I indexed all the direct (and some indirect) references to Logos in my wiki. (When prompted enter “generalad”.)
Then I indexed several key passages treating what I’ve called “solipse“, or what is traditionally called “spiritual childhood”, “idealism”, and “existentialism” – the dangerous temporary autism (a state in which a thinker needs parental guidance) through which all genuine philosophers seem inevitably to pass. I also included some other passages describing the “turn“, moving beyond solipse into encounter with the Other, or Thou.
I opposed “solipse”, the philosopher’s autism, with “eclipse”, the complementary modern state (which corresponds with borderline disorder), a world founded on a materialist metaphysic, where self is nearly wholly determined by reflections of “itself” in the eyes of others. The universe is composed of objective entities, including the self who occurs within the universe. The turn is the discovery that idealism is not necessarily founded in the individual (or not solely in the individual), but rather in a culturally-sustained, but also culturally-active self, who is one scale in an infinite transcendent nesting of consciousness whose form or image is Logos. [I just happened upon a diagram I made during Christmas ’07 of the thesis-antithesis-synthesis of eclipse and solipse.]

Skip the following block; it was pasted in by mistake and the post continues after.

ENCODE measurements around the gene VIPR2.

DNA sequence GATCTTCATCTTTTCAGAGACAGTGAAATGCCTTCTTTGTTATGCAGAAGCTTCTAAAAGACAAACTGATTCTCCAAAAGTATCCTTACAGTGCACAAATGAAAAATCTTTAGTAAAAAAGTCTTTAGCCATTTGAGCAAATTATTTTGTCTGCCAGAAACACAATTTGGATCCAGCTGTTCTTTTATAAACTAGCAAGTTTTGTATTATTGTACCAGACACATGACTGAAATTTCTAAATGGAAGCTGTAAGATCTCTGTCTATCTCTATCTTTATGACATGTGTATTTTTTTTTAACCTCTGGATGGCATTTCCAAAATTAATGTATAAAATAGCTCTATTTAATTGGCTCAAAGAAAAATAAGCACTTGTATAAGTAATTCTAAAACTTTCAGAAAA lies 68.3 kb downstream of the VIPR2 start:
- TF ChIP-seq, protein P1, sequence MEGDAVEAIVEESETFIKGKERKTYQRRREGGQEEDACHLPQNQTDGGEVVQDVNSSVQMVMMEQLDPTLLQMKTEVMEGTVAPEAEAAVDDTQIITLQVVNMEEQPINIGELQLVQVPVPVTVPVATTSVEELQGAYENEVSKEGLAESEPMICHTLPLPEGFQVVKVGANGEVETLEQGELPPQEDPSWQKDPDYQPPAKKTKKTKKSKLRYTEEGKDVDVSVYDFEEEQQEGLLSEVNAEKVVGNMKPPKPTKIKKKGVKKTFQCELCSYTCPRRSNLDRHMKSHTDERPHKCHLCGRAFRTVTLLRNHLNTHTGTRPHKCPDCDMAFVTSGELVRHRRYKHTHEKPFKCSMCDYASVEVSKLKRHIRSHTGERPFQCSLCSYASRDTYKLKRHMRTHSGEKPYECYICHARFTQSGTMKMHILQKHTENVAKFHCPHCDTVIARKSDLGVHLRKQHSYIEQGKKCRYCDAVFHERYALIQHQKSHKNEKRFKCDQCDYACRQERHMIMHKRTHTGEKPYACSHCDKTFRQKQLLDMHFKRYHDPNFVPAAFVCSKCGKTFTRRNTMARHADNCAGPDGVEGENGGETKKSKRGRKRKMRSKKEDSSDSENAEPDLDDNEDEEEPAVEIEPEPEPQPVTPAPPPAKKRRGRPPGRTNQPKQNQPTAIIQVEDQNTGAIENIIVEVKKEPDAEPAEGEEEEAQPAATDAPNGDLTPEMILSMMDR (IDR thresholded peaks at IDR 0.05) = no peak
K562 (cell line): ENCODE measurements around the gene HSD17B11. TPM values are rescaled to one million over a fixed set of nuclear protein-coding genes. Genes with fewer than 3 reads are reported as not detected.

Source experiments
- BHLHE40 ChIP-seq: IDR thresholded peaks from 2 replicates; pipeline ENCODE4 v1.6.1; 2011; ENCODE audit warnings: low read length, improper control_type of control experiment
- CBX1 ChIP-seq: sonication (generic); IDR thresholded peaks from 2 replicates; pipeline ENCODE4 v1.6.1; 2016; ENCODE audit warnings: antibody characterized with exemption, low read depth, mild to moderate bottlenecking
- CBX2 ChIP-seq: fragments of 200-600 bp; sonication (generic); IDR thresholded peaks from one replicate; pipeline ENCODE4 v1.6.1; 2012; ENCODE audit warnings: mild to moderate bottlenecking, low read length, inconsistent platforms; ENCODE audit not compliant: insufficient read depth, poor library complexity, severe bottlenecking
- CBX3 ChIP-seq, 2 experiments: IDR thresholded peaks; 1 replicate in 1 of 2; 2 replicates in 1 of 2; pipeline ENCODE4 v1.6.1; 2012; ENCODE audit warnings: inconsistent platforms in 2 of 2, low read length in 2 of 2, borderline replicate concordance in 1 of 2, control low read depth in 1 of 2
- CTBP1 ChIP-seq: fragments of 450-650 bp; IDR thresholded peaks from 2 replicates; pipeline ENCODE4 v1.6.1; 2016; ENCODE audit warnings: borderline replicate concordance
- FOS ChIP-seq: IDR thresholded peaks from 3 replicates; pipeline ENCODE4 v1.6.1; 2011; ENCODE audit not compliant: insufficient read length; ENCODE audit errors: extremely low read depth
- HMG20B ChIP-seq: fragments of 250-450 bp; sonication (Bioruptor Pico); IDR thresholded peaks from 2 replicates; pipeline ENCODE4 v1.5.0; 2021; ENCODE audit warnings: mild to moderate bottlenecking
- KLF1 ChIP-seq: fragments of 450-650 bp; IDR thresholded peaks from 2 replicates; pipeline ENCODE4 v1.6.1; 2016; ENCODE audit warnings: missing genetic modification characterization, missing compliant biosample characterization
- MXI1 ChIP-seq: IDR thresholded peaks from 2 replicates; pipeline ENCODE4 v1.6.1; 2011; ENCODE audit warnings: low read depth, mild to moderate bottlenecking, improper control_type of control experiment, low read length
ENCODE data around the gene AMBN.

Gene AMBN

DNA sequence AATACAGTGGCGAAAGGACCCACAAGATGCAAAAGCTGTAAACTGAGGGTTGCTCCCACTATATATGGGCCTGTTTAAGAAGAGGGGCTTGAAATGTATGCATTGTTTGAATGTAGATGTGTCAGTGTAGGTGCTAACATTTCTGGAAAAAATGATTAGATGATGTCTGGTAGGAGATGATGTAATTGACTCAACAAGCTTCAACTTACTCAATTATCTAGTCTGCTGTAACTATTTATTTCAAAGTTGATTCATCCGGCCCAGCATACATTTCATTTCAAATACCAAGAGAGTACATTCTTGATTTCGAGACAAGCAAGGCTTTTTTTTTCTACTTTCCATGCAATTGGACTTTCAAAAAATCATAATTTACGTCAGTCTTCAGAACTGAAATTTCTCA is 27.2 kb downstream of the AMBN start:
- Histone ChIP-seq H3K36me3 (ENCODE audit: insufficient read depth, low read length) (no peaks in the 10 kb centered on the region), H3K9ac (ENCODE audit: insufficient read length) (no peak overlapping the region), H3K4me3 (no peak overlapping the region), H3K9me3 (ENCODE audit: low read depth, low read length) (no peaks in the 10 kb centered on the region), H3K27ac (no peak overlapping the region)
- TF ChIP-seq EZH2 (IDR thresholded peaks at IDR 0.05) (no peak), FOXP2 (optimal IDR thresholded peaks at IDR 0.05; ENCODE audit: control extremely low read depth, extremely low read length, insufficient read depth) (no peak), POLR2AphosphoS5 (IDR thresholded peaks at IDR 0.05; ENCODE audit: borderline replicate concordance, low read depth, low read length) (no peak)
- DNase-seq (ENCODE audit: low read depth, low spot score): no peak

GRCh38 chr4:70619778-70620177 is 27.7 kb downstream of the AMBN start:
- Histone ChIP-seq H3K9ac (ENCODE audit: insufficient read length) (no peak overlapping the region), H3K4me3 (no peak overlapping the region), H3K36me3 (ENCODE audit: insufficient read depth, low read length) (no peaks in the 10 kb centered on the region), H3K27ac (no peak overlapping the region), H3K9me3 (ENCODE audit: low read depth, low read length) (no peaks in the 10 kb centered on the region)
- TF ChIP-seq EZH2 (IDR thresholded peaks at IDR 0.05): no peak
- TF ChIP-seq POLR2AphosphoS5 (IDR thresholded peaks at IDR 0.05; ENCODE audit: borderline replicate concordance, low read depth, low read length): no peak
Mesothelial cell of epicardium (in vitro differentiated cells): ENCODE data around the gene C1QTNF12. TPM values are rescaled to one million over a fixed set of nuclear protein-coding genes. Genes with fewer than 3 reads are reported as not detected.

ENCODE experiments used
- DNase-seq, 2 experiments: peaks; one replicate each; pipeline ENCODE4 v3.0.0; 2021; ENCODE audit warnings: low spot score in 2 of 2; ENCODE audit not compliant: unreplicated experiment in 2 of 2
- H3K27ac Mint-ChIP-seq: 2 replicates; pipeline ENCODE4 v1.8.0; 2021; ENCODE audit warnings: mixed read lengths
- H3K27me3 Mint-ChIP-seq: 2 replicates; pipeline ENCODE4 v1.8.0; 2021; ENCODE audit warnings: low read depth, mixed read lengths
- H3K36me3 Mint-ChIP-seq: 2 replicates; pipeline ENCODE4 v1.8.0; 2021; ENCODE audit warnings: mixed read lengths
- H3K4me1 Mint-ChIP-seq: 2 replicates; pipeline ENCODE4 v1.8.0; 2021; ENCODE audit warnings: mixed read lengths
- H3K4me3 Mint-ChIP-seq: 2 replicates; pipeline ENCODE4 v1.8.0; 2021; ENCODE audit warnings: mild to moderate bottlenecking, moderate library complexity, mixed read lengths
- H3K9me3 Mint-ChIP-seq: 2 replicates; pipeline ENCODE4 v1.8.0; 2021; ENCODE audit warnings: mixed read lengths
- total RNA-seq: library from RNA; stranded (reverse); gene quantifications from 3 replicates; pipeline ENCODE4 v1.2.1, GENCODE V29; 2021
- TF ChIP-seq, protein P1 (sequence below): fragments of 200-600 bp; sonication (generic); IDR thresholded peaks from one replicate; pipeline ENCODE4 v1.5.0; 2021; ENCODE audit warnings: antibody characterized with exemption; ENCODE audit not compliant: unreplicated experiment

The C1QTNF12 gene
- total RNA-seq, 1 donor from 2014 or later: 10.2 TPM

A simple definition of “metaphysics“: interpretation of phenomena which extends beyond the phenomenal. We do it constantly without noticing, for instance when we believe in past and future, or in space or material, or in the unconscious… The hardest metaphysical extension of all – the riskiest, most vulnerable, but most rewarding – is opening to the full belief in one another as true Other, as Thou: saying “Namaste” without reserve.